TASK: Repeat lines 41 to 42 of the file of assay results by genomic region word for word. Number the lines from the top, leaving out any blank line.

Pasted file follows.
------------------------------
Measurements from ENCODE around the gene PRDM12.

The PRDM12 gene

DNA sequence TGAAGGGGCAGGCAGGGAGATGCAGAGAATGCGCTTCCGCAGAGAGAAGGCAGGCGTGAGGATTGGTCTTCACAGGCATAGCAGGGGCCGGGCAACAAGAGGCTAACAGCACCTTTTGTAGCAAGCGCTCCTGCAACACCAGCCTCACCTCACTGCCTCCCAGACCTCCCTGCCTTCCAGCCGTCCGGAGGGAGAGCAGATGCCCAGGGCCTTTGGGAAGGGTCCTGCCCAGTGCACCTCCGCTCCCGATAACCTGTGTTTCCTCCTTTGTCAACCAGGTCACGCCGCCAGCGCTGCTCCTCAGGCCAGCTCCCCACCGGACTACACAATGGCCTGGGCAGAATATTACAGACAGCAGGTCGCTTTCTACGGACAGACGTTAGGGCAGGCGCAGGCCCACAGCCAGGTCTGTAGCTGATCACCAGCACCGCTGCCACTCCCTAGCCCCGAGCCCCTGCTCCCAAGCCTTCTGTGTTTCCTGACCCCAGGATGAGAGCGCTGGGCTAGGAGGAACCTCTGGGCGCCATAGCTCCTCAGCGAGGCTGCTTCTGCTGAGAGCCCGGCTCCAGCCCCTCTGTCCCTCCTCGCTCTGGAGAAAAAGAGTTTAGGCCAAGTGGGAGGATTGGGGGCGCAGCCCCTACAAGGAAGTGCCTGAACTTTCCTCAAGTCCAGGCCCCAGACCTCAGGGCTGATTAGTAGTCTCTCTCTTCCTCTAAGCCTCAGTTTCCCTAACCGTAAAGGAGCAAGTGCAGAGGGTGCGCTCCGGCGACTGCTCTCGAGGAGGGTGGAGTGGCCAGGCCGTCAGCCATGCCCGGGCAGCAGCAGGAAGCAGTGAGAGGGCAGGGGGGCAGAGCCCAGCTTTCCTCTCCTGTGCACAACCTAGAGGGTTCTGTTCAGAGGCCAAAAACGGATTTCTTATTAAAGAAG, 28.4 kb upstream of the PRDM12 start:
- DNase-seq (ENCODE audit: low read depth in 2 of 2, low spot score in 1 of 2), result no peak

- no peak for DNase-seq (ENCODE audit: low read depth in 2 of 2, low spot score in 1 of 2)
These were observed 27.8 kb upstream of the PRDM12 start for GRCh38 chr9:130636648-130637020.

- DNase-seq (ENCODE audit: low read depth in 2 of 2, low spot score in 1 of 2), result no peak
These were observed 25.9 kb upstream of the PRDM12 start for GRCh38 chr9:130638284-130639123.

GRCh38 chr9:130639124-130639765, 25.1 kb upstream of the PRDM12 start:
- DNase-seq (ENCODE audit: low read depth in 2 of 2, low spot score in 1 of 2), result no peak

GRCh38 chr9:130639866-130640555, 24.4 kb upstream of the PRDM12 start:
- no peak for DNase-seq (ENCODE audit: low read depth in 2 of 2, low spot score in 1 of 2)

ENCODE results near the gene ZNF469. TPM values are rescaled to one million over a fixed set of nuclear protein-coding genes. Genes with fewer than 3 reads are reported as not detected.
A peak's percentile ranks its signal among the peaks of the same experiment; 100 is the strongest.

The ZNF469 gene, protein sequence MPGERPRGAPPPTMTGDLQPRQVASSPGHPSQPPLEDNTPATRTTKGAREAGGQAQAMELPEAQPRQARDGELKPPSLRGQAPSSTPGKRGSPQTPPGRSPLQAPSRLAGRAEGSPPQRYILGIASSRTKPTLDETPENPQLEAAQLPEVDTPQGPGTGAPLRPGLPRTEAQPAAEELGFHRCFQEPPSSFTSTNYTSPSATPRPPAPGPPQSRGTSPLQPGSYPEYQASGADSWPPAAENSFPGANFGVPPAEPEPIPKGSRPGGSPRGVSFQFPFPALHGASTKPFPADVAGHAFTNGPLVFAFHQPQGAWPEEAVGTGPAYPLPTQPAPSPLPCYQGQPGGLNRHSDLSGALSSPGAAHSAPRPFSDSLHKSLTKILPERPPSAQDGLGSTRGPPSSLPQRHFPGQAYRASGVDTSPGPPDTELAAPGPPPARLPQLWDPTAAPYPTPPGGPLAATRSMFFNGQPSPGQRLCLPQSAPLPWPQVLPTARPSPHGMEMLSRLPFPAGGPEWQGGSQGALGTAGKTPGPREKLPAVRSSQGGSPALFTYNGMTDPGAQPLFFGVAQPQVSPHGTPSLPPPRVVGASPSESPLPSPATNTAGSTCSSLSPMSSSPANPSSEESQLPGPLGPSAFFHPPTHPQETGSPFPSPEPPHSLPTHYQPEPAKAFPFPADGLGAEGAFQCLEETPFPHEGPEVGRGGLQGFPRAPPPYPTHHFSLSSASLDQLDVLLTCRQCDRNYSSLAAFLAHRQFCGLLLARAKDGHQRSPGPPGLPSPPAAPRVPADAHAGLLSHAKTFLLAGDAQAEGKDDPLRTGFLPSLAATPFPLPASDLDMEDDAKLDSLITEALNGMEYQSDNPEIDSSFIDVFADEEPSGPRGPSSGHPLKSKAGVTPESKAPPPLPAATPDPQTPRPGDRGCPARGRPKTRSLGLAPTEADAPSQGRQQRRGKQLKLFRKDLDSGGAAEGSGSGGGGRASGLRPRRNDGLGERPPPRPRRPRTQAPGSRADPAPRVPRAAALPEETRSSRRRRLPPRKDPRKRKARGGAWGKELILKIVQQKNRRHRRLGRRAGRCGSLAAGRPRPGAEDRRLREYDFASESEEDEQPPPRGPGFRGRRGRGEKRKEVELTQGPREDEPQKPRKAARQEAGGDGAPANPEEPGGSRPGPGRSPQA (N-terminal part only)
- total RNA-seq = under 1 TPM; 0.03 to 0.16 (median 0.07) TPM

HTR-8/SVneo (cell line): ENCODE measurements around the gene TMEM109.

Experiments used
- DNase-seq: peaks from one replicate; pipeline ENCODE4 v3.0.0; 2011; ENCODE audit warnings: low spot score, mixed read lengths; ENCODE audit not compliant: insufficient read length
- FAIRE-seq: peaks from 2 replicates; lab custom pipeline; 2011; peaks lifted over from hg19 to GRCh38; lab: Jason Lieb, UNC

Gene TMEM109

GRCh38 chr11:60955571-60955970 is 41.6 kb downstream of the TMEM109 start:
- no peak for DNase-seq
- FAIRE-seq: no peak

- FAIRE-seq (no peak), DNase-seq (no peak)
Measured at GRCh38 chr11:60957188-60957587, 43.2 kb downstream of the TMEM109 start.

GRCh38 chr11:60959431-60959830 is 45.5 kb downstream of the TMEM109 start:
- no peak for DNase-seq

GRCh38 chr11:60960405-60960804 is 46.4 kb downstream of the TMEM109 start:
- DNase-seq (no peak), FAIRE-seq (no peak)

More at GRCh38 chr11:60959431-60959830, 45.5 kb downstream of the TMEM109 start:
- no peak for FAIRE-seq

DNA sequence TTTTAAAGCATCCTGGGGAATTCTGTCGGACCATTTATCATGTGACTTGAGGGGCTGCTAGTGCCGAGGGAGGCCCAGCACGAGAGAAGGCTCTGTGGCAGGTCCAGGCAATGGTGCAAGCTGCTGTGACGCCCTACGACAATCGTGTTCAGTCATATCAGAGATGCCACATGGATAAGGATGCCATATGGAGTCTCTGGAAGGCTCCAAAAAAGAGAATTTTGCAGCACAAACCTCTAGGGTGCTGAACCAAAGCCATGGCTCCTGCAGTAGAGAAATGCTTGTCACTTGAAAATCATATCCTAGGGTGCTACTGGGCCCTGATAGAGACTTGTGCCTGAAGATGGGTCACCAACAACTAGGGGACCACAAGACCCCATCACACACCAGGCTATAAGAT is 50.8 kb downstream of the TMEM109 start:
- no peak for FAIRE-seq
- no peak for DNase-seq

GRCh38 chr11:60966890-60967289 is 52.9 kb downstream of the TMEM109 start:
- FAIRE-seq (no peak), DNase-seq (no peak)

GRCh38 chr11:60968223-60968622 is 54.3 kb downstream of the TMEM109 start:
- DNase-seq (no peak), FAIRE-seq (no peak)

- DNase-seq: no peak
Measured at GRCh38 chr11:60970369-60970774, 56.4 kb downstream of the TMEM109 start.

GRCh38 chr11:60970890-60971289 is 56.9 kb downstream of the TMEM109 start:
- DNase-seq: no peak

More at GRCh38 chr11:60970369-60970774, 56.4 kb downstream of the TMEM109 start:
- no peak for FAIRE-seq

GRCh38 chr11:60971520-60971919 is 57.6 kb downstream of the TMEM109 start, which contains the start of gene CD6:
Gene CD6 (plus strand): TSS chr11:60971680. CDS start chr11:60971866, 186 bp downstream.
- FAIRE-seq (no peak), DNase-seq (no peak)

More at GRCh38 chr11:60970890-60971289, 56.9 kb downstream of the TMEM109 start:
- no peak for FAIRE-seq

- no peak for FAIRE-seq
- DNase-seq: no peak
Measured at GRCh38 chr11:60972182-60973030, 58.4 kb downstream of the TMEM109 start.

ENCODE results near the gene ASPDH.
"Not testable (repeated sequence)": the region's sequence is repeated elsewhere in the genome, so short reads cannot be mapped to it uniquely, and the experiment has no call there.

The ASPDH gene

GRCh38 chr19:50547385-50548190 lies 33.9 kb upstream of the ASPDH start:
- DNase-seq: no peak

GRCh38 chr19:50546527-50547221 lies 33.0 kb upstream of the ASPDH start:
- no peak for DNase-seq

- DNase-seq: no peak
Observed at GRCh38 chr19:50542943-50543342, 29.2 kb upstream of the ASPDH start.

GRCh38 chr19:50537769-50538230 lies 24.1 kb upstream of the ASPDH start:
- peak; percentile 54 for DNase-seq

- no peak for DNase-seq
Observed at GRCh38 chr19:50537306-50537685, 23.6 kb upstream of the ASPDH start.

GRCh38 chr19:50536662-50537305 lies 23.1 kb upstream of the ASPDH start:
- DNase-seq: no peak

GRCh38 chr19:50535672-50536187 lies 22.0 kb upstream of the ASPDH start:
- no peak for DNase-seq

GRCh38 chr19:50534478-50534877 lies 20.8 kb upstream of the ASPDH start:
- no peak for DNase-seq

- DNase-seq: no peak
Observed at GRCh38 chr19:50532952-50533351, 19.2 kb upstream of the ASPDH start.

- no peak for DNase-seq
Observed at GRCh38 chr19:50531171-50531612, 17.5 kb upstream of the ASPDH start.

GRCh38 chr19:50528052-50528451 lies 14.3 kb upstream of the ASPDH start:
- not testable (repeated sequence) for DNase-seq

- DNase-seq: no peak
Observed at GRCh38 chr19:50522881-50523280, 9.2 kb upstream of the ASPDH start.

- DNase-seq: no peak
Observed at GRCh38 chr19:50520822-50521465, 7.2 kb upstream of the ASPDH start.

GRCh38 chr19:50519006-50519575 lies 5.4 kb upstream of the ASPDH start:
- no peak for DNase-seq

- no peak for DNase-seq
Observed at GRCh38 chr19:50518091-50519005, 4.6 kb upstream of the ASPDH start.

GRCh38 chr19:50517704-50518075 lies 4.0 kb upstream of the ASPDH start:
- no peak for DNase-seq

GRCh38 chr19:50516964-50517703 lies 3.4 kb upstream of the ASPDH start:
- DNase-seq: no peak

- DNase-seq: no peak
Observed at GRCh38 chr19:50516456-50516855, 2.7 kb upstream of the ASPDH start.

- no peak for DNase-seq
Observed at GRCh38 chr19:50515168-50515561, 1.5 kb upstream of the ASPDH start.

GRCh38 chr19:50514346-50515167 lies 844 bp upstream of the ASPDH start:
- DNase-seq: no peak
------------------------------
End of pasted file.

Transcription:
Measured at GRCh38 chr11:60970369-60970774, 56.4 kb downstream of the TMEM109 start.

GRCh38 chr11:60970890-60971289 is 56.9 kb downstream of the TMEM109 start: